Five competitors, Doctor Ball, inducted into Hall of Fame
Dr. George Ball, in recognition of five decades as one of Whitman’s most ardent fans and proponents of sportsmanship, was inducted as an honorary member of the Athletics Hall of Fame.
Ball, who came to Whitman in the early 1960s, is the Weyerhaeuser professor emeritus of biblical literature.
For Whitman student athletes, as well as for the campus community as a whole, Dr. Ball has been a source of support, strength and inspiration for five decades. Tennis and basketball player Steve Ronfeldt ’64 remembers that Dr. Ball was at “every match offering positive support. He was like a second coach, the coach of the spirit. He brought affirmation in the face of defeat, a calm, focused mind in the heat of battle, and joy to our love of the game.”
Jeff Northam ’88, a varsity tennis player who now ranks as one of Whitman’s most successful coaches, notes that “George is more than a sports fan. He is a spiritual mentor to athletes. It’s not about their winning or losing, but how they compete. He takes the time to get to know the athletes on and off the court.”
Five of the most accomplished competitors in the history of Whitman College athletics, along with the school’s much beloved “coach of the spirit,” were inducted into the Whitman Athletics Hall of Fame in a ceremony Oct. 3, 2009.
The late Dave Klicker ’58, who won an NAIA national track title in 1957 and led his team to Northwest Conference track and field titles in 1957 and 1958.
After Whitman, Klicker continued to train for the 1960 Olympics, but he lost his spot at the U.S. Olympic Trials due to changes in qualifying procedures. He died in 2006 after a long career as a teacher and coach in Walla Walla.
The late Worth Oswald ’31, who led Whitman to four consecutive Northwest Conference tennis titles.
He stands as the only player to win the Baker Cup, which was given at the time to Whitman’s best male tennis player, in four consecutive years. While at Whitman, Oswald also competed in high-level tennis tournaments around the country. He died in 1947 at the age of 37, the result of an accidental fall.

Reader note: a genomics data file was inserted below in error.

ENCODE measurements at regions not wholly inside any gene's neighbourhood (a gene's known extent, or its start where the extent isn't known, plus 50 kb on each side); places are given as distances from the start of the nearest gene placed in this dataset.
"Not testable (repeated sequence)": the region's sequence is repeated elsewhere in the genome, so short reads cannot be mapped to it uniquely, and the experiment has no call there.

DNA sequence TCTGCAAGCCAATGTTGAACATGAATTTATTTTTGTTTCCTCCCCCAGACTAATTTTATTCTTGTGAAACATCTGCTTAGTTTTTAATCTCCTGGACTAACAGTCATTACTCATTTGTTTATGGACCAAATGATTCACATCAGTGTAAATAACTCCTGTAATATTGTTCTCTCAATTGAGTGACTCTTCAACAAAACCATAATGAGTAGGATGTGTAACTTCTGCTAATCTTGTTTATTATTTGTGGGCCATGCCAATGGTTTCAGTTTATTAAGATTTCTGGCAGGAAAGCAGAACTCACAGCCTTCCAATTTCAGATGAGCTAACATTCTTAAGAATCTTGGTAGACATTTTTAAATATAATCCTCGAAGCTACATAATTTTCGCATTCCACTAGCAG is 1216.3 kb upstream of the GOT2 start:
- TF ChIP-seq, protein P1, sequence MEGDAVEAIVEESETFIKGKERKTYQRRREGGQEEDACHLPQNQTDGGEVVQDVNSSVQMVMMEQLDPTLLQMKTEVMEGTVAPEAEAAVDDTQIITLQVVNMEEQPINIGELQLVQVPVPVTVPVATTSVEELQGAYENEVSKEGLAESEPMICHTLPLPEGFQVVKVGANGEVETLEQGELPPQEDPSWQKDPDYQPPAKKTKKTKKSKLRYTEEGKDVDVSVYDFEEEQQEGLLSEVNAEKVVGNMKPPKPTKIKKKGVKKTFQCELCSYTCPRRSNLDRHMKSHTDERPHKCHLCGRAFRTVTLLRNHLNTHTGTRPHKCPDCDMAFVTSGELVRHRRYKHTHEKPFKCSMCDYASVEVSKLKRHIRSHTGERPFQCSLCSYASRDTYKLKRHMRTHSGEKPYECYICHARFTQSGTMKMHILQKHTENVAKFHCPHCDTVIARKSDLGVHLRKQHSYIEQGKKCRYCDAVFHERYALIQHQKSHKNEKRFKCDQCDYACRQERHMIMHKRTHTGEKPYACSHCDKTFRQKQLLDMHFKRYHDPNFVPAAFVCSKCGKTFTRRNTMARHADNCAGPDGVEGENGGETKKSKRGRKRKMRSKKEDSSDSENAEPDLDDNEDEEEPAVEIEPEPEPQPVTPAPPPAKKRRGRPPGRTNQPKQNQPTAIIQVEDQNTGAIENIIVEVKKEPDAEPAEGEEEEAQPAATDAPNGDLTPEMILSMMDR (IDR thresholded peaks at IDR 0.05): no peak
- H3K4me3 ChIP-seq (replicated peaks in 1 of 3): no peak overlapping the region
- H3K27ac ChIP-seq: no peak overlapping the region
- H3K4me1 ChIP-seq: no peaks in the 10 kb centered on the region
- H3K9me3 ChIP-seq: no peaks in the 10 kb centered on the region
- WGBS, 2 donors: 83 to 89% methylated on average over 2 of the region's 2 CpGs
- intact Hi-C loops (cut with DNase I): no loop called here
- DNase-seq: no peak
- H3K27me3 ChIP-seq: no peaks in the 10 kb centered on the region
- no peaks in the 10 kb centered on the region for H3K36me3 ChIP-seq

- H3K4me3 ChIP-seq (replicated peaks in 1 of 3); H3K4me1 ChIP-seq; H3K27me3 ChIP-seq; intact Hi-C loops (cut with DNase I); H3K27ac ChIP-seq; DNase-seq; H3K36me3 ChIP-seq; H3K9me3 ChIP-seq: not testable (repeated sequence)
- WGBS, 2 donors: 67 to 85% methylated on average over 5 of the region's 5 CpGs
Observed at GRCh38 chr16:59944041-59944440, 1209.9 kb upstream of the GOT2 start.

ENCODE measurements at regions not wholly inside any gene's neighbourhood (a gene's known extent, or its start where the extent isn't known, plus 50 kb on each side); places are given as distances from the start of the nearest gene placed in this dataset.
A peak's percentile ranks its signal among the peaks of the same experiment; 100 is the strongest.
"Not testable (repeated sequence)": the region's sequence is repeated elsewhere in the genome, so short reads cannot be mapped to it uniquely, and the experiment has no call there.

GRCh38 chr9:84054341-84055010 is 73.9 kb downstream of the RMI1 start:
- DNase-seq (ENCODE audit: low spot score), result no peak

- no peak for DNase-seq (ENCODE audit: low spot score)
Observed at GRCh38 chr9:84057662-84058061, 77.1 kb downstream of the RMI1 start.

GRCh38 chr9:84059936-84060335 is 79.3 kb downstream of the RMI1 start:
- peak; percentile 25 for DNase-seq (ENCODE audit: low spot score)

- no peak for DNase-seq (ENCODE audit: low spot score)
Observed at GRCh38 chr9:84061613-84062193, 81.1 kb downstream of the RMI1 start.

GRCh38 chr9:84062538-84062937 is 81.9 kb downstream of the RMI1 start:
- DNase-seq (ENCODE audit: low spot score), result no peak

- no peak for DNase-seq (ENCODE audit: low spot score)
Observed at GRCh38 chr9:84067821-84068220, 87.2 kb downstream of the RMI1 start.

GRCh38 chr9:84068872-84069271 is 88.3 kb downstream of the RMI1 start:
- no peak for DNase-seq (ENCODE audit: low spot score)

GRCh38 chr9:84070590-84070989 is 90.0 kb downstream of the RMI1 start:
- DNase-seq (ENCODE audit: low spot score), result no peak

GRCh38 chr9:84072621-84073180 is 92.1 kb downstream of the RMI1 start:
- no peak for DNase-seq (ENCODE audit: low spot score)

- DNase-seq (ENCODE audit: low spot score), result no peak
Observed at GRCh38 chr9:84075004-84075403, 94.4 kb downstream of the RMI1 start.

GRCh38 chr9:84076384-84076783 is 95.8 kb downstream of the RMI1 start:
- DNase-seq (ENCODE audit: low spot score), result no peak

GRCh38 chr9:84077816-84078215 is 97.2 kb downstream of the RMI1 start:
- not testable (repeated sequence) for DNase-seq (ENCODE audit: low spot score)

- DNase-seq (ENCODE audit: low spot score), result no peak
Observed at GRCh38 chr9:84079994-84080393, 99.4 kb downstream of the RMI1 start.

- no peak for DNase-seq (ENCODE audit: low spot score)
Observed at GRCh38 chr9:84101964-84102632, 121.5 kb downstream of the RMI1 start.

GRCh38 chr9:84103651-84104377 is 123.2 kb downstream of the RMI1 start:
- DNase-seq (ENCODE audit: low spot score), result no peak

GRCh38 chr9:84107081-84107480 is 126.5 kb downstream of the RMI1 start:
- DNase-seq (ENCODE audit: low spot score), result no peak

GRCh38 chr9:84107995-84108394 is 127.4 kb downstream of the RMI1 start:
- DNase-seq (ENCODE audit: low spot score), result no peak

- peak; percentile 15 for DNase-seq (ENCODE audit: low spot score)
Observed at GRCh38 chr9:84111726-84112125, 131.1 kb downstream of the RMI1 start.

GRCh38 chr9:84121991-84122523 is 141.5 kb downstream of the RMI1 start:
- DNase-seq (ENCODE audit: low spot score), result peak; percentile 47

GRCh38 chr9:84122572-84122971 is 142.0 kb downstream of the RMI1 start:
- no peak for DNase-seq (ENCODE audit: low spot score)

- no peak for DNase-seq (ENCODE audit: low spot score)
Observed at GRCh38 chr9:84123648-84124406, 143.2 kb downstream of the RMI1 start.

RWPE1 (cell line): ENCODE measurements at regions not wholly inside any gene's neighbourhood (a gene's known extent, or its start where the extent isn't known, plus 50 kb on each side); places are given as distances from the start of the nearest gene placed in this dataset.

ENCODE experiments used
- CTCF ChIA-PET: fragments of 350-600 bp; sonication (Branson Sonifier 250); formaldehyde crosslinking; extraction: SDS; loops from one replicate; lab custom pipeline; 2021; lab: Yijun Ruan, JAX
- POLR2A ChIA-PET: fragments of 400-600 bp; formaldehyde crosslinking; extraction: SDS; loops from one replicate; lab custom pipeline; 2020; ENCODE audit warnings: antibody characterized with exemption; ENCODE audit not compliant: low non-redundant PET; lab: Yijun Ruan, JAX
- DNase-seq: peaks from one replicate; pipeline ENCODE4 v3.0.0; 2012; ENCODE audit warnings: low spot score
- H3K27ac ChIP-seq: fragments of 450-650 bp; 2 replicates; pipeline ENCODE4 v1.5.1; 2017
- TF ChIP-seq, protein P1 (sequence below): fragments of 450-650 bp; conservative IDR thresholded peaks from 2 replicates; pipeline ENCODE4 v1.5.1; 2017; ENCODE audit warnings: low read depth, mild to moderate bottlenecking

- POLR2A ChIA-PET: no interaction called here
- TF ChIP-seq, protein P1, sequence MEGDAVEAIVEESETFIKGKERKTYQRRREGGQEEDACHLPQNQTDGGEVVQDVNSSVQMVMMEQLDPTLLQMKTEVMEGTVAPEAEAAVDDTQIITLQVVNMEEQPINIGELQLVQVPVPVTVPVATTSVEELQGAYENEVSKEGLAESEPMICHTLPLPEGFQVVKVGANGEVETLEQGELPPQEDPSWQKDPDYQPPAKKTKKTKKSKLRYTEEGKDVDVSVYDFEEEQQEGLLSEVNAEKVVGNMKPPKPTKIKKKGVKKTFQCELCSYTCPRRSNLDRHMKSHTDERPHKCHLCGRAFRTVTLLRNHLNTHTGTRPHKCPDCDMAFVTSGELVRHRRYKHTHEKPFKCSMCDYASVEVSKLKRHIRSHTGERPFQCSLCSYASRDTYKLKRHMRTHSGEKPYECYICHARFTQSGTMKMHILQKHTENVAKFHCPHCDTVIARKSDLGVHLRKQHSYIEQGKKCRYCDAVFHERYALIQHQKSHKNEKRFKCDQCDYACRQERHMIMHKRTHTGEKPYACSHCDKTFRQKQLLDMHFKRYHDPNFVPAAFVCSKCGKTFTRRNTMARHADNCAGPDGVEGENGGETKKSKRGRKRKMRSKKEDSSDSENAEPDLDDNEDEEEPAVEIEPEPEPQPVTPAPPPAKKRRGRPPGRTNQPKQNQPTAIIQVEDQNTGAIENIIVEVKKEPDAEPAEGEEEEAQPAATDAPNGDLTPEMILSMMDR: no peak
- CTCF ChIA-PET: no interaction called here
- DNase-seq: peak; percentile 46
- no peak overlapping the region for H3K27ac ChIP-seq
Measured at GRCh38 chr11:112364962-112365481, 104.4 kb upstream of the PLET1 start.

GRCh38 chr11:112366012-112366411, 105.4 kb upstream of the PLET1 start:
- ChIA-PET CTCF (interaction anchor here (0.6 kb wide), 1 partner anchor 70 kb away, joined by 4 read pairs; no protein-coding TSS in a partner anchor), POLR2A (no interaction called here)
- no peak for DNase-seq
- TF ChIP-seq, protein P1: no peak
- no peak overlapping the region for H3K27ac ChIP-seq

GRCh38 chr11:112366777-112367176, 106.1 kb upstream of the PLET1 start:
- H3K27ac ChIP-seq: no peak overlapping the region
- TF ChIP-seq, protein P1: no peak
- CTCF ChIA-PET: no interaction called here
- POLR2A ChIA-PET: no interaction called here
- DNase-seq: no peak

The late Guttorm Berge ’53, a world-class skier who won a bronze medal at the 1952 Oslo Olympics and competed for Norway in the 1956 Winter Olympics.
Representing Whitman in the early 1950s and competing as an unattached skier at other times, Berge established his reputation at numerous regional and national alpine events. He enjoyed a long career in the ski wax industry and died in 2004.
Shauna Banks Coleman ’97, a four-time NAIA All-American swimmer who won two NWC individual event titles and the 1997 Mignon Borleske Trophy.
She was a team MVP and captain in each of her four seasons. She and her husband, Jay Coleman, a former swim coach at Whitman, and their two children live in Oshkosh, Wis., where she is the aquatics director at the Oshkosh YMCA.
Amanda Bradford Harvey ’98, a two-sport star who won a NWC track title in the javelin and ranks third on Whitman’s all-time scoring list for women’s basketball.
She finished her career with 1,401 points and is one of only three Whitman women who have scored more than 1,300 points in a basketball career. She won the 1998 Mignon Borleske Trophy. Harvey, an attorney and criminal prosecutor for the city of Bremerton, Wash., lives in Port Orchard with her husband, Brian Harvey ’95, and their two children.
The family of the late Wally Holmgren ’30, a Whitman football and basketball player who was inducted last fall, also was recognized at this year’s ceremony.
— Dave Holden